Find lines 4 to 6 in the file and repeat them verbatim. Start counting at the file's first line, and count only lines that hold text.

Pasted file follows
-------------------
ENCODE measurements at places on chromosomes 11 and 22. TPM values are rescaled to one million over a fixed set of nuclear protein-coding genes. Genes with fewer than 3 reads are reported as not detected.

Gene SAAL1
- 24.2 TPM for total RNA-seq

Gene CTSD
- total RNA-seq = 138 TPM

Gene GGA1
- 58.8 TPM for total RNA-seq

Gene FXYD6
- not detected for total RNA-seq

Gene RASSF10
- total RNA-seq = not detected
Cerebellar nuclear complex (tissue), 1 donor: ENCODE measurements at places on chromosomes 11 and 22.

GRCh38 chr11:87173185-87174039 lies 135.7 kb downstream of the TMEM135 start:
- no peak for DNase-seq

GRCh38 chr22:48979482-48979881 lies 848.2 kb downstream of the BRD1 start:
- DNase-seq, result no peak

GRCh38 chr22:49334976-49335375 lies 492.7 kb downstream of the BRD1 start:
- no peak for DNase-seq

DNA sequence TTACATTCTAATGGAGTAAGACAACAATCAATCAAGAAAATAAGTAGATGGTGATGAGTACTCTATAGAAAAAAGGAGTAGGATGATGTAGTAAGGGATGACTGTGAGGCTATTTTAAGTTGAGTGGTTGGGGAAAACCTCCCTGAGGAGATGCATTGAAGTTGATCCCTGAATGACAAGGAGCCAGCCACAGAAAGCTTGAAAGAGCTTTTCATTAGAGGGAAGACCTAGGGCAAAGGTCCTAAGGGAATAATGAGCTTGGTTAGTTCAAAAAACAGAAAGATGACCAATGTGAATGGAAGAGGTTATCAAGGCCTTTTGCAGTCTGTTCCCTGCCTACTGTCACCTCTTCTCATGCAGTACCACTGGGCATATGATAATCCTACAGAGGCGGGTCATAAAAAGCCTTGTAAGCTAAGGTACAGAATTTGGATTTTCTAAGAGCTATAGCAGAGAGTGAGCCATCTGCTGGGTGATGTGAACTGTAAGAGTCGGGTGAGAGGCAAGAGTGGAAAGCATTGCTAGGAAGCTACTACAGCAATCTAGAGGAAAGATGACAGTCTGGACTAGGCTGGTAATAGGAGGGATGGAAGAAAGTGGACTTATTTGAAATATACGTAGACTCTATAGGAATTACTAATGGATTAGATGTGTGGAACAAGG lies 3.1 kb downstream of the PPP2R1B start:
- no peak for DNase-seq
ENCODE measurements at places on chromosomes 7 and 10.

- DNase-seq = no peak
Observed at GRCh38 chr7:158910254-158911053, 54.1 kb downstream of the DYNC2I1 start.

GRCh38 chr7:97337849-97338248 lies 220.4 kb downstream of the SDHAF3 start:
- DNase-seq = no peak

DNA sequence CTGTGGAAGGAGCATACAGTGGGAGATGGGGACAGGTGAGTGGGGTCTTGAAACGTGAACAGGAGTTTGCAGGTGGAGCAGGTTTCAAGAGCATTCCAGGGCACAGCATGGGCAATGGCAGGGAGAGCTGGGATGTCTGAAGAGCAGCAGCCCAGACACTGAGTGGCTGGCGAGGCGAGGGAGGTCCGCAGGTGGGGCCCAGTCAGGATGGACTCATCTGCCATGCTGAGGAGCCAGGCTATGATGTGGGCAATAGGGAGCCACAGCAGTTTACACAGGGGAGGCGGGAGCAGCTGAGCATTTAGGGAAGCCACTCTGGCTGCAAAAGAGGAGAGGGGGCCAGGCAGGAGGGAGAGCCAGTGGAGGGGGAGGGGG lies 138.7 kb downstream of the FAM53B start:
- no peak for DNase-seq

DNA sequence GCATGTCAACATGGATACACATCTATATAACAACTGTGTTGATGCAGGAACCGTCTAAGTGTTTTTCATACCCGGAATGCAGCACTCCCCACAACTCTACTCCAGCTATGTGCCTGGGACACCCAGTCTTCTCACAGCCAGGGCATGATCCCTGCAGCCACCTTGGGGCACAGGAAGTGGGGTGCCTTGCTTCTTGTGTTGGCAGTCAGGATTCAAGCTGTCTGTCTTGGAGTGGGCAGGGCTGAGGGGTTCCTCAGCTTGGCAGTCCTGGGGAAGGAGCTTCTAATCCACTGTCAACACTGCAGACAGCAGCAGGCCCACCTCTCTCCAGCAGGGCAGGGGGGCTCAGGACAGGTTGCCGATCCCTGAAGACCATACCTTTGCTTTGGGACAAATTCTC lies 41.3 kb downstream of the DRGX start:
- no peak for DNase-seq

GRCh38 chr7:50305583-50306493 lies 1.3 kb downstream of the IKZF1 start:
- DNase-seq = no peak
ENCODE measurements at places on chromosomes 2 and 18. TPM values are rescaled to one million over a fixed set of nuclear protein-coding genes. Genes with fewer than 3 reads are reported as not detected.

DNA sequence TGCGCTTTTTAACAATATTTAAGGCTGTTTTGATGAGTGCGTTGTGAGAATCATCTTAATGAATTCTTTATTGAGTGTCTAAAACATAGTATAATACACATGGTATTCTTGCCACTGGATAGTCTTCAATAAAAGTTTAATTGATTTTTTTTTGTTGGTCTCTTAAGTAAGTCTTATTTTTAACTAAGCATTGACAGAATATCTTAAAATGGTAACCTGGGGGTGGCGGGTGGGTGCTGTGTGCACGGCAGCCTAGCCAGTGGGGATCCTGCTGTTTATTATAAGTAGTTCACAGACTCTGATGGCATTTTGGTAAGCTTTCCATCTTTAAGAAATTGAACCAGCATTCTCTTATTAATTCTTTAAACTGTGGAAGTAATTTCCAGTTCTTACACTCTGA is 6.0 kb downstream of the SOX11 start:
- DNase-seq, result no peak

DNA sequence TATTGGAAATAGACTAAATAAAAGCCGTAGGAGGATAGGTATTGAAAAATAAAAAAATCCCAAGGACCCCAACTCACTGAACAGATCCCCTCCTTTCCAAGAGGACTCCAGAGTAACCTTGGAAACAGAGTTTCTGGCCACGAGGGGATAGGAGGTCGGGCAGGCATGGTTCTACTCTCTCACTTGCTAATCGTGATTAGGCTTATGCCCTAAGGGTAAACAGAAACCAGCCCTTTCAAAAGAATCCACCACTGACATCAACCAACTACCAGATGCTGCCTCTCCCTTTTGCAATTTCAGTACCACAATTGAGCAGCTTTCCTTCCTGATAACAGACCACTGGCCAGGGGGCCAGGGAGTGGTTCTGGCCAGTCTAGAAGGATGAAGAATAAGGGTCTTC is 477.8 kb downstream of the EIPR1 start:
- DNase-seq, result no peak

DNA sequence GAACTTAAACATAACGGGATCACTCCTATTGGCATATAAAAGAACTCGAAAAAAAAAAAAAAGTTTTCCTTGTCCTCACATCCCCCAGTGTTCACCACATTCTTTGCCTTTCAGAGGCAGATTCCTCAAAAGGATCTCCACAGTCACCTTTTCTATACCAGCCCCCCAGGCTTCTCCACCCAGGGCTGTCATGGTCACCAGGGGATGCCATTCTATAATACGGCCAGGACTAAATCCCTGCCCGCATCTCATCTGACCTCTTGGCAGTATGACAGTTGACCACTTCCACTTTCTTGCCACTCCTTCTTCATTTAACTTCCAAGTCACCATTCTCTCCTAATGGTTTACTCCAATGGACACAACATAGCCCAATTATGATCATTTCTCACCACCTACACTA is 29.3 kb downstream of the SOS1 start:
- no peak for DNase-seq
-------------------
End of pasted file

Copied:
Gene CTSD
- total RNA-seq = 138 TPM

Gene GGA1